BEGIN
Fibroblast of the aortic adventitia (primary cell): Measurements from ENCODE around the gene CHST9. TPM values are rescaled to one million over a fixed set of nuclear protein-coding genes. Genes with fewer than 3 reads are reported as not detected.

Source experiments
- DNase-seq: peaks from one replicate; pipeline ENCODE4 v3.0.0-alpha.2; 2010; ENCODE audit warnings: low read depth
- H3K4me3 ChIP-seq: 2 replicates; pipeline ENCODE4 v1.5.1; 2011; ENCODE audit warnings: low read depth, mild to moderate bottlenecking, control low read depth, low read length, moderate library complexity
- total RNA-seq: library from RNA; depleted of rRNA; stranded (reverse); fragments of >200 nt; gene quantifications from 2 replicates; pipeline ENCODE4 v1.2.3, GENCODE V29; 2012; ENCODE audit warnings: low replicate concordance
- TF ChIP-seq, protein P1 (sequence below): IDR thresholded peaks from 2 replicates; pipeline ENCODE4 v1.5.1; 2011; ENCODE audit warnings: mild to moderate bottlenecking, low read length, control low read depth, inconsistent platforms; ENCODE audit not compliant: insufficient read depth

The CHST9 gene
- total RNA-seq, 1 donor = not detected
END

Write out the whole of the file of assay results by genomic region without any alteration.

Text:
Fibroblast of the aortic adventitia (primary cell): Measurements from ENCODE around the gene CHST9. TPM values are rescaled to one million over a fixed set of nuclear protein-coding genes. Genes with fewer than 3 reads are reported as not detected.

Source experiments
- DNase-seq: peaks from one replicate; pipeline ENCODE4 v3.0.0-alpha.2; 2010; ENCODE audit warnings: low read depth
- H3K4me3 ChIP-seq: 2 replicates; pipeline ENCODE4 v1.5.1; 2011; ENCODE audit warnings: low read depth, mild to moderate bottlenecking, control low read depth, low read length, moderate library complexity
- total RNA-seq: library from RNA; depleted of rRNA; stranded (reverse); fragments of >200 nt; gene quantifications from 2 replicates; pipeline ENCODE4 v1.2.3, GENCODE V29; 2012; ENCODE audit warnings: low replicate concordance
- TF ChIP-seq, protein P1 (sequence below): IDR thresholded peaks from 2 replicates; pipeline ENCODE4 v1.5.1; 2011; ENCODE audit warnings: mild to moderate bottlenecking, low read length, control low read depth, inconsistent platforms; ENCODE audit not compliant: insufficient read depth

The CHST9 gene
- total RNA-seq, 1 donor = not detected